Judge Considering If Ex-Gang Leader Held In Tupac Shakur Killing Gets House Arrest On $750K Bail

Duane "Keffe D" Davis, who is accused of orchestrating the 1996 slaying of hip-hop icon Tupac Shakur, right, talks to his attorney, Carl Arnold, in court at the Regional Justice Center in Las Vegas, Tuesday, June 25, 2024. (K.M. Cannon/Las Vegas Review-Journal via AP, Pool)
Duane "Keffe D" Davis, who is accused of orchestrating the 1996 slaying of hip-hop icon Tupac Shakur, right, talks to his attorney, Carl Arnold, in court at the Regional Justice Center in Las Vegas, Tuesday, June 25, 2024. (K.M. Cannon/Las Vegas Review-Journal via AP, Pool)
View All (9)

LAS VEGAS (AP) — A Nevada judge said Tuesday she wasn't immediately convinced of the legality of an effort by a hip-hop music figure to underwrite a $750,000 bond to free a former Los Angeles-area gang leader from jail ahead of his murder trial in the 1996 killing of hip-hop music legend Tupac Shakur in Las Vegas.

Clark County District Court Judge Carli Kierny expressed doubts after hearing arguments about granting Duane “Keffe D” Davis’ release to house arrest with electronic monitoring, but said she would review financial records submitted by his benefactor — Cash Jones, a music record executive who has managed performers such as rappers The Game and Blueface. In recent years, he’s gotten into street fights and made controversial comments about the late Tupac Shakur and Nipsey Hussle.

The judge promised to post a brief description of her decision in the court record. She did not say when.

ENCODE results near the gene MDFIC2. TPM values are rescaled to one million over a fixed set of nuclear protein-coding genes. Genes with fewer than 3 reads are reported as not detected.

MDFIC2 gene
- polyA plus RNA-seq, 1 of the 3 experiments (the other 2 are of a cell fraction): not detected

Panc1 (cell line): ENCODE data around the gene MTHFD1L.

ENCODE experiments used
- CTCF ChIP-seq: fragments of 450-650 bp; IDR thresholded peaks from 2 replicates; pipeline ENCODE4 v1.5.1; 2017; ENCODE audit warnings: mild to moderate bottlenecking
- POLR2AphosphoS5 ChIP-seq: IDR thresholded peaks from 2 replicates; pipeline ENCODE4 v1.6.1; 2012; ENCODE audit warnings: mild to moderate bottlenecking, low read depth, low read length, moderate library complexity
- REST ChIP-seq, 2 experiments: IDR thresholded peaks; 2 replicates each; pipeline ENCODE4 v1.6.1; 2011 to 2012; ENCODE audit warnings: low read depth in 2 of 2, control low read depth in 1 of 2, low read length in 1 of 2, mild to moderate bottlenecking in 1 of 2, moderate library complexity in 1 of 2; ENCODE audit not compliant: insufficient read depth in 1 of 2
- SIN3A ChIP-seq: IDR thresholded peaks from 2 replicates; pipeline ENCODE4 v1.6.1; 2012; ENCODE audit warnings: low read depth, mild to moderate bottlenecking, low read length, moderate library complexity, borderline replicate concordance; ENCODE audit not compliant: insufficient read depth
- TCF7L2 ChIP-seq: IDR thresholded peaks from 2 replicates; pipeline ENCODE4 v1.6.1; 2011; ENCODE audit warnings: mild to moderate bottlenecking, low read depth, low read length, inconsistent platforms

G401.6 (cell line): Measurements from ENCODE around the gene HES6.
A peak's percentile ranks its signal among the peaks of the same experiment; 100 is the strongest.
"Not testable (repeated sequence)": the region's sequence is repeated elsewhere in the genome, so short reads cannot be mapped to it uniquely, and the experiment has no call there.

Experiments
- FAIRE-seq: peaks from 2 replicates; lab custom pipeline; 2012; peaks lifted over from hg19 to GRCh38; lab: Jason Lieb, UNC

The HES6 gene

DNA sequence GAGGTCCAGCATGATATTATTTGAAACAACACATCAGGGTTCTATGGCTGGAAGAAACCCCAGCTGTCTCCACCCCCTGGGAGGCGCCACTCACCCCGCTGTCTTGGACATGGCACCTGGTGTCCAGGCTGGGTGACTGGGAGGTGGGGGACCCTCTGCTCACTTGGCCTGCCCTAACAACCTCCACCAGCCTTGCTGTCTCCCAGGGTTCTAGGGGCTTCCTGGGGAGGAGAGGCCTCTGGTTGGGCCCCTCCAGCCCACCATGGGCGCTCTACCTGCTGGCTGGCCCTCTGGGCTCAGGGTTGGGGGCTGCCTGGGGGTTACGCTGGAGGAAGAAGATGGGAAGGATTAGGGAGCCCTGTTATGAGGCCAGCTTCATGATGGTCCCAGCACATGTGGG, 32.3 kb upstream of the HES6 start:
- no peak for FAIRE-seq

Davis' attorney, Carl Arnold, told reporters outside court that he hoped for a decision later Tuesday. Prosecutors Binu Palal and Marc DiGiacomo declined to comment.

Jones, who uses the moniker “Wack 100," offered sworn testimony by internet video link from an unspecified place in California. Under questioning by Arnold, Jones said he paid 15% of the bail amount, or $112,500, as “a gift” from his business accounts to secure Davis' release.

“I know him in passing,” Jones said of Davis, a 61-year-old self-described head of a Crips gang sect in the Los Angeles suburb of Compton who has been held at the Clark County Detention Center since his arrest last September. Davis and his attorneys have said he isn’t getting proper medical care in jail following treatment before his arrest for colon cancer.

“I know his son," Jones said of Davis. "We talked a few times. I know he's having an issue with his health.”

“He’s always been a monumental person in our community,” Jones added during questioning by Palal. “Especially the urban community.”

Asked by the prosecutor if he had any contract or financial agreement with Davis for a television or movie deal based on Davis' self-described gang life and role in the killing of Shakur, Jones twice said, “Not as of yet.”

Nevada has a law sometimes called a “slayer statute” that prohibits convicted killers from profiting from their crime. Jailhouse visits and telephone calls are also routinely recorded.

The prosecutor played clips from a VladTV social media interview in which Jones told his interviewer he would bail Davis out of jail “in return for an agreement to do a series on Mr. Davis' life." Palal asked Jones to explain.